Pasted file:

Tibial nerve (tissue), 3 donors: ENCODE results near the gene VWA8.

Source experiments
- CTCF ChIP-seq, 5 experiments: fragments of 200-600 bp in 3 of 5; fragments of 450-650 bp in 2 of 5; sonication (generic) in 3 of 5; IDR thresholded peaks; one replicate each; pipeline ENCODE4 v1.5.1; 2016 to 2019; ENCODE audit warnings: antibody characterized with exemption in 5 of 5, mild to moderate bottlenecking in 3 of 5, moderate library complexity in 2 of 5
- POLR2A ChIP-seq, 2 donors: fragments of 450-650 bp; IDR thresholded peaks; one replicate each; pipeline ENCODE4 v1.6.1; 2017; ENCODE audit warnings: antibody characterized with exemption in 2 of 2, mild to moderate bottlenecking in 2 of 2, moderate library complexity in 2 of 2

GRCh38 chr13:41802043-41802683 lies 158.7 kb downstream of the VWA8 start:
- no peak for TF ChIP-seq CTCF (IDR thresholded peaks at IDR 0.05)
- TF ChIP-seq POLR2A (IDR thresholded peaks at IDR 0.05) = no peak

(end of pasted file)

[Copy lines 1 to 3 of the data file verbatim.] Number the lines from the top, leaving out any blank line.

Tibial nerve (tissue), 3 donors: ENCODE results near the gene VWA8.

Source experiments
- CTCF ChIP-seq, 5 experiments: fragments of 200-600 bp in 3 of 5; fragments of 450-650 bp in 2 of 5; sonication (generic) in 3 of 5; IDR thresholded peaks; one replicate each; pipeline ENCODE4 v1.5.1; 2016 to 2019; ENCODE audit warnings: antibody characterized with exemption in 5 of 5, mild to moderate bottlenecking in 3 of 5, moderate library complexity in 2 of 5